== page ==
The prevalence of racial/ethnic and socioeconomic factors in pressure-equalization tube treatment among preschool-age children with non-syndromic cleft lip/palate in North Carolina

UNCG Author/Contributor (non-UNCG co-authors, if there are any, appear on document)
Catherine L. Cotton (Creator)
The University of North Carolina at Greensboro (UNCG )
Web Site:
Robert Mayo

Abstract: The purpose of the current research was to examine the prevalence of middle ear disease, specifically chronic otitis media (OM) in racial/ethnic non-minority (NM) and racial/ethnic minority (REM) children. Previous studies (Fleming-Dutra et al., 2014; Smith & Boss, 2010) have reported Black and Hispanic children were less likely to be diagnosed with OM. In addition, the likelihood of NM and REM children with non-syndromic cleft lip (CL), cleft palate (CP), cleft lip and palate (CLP), being diagnosed with chronic OM and then receiving pressure equalization (PE) tube treatment was investigated. Finally, the use of PE tube treatment in NM and REM children with CL/P based on the expected payer source was explored. The analysis was limited to children birth to five-years, 11-months of age who received medical care in NC as reported to the Healthcare Cost and Utilization Project (HCUP) program during 2016. A total of 319,682 patient files were accessed for the study. Patients with a primary diagnosis of CL/P were identified using ICD-10-CM codes. REM children were under-identified in the diagnosis of chronic OM. The findings of this study were consistent with previous studies by Fleming-Dutra et al., (2014) and Smith and Boss (2010) in which REM children were less likely to be diagnosed with OM compared with NM children. Though not significant, REM children were less likely to be born with CP and CLP. These results are consistent with Canfield et al., (2006) and Williams et al., (2003) who reported rates of oral clefts were higher in NM infants. This study did not identify significant differences in the prevalence of chronic OM, PE tube treatment, or the expected payer source for PE tube treatment for NM and REM children with CL/P. Future studies should continue to investigate what causes delays in seeking or complying with recommendations and how caregivers communicate the frequency and severity of OM symptoms.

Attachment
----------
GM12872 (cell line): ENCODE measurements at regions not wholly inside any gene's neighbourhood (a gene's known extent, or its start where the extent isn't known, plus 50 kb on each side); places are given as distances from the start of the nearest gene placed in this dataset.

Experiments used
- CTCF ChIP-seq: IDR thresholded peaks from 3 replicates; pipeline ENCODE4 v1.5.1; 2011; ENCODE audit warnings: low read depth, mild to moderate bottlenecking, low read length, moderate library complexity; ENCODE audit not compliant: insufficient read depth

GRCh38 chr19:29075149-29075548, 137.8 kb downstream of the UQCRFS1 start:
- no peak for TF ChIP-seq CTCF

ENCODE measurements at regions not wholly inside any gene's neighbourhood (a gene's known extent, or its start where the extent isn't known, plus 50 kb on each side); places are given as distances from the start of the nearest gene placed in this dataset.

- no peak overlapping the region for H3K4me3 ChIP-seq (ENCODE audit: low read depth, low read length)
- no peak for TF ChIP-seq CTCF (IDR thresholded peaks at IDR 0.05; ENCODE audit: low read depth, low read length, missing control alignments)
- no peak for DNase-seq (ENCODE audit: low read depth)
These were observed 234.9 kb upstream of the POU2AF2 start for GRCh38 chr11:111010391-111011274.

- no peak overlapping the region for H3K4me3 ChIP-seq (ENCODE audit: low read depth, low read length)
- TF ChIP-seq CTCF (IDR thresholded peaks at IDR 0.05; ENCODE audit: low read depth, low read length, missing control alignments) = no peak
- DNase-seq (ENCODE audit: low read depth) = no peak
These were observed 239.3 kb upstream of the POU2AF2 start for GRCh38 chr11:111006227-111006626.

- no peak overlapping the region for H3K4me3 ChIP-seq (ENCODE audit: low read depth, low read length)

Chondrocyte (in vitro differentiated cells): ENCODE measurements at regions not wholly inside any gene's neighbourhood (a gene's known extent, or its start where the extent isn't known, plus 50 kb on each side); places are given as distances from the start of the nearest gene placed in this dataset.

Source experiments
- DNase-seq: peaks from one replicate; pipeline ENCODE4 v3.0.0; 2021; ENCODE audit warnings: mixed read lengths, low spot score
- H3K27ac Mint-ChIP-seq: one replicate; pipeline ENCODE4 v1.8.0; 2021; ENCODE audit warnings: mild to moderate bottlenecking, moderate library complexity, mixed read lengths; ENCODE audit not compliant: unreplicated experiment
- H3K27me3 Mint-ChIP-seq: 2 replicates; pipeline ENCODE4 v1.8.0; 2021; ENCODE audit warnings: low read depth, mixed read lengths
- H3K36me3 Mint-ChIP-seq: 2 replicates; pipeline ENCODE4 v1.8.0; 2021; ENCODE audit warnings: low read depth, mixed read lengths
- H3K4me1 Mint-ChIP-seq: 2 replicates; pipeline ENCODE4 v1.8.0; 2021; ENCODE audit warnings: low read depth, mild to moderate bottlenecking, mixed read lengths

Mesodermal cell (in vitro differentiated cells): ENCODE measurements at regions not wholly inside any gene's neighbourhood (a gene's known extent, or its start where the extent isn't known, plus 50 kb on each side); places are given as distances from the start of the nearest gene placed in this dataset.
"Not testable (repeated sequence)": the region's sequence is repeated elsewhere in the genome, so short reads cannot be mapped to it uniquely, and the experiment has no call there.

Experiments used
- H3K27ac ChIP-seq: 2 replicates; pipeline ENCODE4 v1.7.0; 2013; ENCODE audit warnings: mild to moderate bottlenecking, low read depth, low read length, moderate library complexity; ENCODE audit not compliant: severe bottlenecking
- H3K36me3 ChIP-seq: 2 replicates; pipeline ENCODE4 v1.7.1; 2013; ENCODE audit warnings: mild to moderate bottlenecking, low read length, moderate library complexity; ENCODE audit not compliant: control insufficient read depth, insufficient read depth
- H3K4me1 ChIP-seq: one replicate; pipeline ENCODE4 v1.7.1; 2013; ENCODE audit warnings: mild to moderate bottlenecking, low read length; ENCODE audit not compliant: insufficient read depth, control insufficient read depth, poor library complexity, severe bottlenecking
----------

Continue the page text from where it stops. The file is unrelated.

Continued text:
Additional Information

Language: English
Date: 2020
Cleft lip and/or palate, Health disparities, North Carolina, Otitis media, Racial/ethnic minorities
Otitis media in children $z North Carolina
Cleft lip $z North Carolina
Cleft palate $z North Carolina
Discrimination in medical care $z North Carolina

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